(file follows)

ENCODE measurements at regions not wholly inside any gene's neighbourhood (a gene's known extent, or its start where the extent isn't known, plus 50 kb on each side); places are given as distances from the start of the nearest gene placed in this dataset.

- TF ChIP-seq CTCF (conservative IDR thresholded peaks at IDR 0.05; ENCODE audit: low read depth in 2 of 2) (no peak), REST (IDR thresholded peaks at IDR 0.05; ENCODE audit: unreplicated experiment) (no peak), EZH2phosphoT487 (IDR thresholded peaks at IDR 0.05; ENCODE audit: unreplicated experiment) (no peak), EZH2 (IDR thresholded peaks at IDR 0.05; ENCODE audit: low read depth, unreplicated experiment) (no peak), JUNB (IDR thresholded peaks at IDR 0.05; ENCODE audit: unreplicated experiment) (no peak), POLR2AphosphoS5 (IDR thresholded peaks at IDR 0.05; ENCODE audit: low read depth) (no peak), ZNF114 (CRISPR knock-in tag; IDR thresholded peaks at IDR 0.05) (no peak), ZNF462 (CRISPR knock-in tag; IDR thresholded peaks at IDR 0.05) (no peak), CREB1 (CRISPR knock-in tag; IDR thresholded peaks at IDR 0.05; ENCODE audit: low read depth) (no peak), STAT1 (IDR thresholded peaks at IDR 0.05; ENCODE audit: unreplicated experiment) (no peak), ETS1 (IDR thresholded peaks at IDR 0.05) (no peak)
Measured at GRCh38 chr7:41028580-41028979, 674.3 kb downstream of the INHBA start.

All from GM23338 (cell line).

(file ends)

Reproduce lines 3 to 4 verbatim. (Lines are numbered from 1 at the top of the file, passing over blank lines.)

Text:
Measured at GRCh38 chr7:41028580-41028979, 674.3 kb downstream of the INHBA start.

All from GM23338 (cell line).